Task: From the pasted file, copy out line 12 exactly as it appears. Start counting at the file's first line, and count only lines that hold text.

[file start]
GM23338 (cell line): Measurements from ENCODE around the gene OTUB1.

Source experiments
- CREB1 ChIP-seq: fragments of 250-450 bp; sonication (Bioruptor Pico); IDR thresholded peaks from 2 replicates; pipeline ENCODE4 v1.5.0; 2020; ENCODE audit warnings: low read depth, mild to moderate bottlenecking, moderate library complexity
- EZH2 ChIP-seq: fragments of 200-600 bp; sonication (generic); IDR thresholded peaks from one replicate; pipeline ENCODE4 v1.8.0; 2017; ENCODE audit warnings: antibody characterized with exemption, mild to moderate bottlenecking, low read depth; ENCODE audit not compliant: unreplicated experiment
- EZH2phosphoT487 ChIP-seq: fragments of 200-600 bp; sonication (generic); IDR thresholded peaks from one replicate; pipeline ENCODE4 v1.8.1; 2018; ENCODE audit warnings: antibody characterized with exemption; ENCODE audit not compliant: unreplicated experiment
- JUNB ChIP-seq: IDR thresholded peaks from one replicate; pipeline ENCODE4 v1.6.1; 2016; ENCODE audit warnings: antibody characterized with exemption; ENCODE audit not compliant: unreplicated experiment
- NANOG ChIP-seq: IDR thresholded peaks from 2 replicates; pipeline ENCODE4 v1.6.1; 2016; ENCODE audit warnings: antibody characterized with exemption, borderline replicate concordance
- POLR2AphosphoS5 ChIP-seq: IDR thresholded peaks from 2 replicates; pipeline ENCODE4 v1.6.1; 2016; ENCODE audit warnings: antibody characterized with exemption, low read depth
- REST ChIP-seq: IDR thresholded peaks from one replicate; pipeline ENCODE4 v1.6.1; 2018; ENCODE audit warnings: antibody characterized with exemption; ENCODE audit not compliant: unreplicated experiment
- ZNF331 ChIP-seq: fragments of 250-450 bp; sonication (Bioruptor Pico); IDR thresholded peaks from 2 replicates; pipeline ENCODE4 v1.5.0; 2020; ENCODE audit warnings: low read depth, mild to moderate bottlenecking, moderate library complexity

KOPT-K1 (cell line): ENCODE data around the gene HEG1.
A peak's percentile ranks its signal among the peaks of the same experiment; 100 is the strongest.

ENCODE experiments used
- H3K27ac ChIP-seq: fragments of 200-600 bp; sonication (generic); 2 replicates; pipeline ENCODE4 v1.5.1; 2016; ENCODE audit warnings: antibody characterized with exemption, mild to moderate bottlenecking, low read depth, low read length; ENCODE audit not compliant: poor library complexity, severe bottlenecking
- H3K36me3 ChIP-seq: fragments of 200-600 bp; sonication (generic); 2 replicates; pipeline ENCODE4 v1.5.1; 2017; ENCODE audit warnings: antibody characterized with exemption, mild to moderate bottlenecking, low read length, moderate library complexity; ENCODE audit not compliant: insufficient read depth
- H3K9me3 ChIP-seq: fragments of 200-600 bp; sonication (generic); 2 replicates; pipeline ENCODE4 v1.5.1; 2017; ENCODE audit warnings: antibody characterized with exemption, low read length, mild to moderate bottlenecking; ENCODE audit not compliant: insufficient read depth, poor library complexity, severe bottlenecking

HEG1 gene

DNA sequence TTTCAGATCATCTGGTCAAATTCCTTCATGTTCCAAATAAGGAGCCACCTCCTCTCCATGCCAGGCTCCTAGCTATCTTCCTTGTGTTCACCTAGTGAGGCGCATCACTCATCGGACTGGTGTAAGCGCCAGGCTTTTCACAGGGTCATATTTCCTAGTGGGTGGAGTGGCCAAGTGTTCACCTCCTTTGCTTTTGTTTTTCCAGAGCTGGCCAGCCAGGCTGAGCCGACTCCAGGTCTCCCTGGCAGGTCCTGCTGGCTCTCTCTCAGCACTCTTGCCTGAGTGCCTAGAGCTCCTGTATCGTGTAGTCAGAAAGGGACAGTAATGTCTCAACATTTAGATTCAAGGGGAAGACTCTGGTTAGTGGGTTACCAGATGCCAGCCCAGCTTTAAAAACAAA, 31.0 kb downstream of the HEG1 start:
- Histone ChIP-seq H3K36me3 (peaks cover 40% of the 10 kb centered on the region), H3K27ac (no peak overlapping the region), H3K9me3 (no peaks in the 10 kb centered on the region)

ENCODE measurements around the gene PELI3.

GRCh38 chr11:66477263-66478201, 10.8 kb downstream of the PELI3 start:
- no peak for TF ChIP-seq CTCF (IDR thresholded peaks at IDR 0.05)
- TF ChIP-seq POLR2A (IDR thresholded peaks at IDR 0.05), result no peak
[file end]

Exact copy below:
A peak's percentile ranks its signal among the peaks of the same experiment; 100 is the strongest.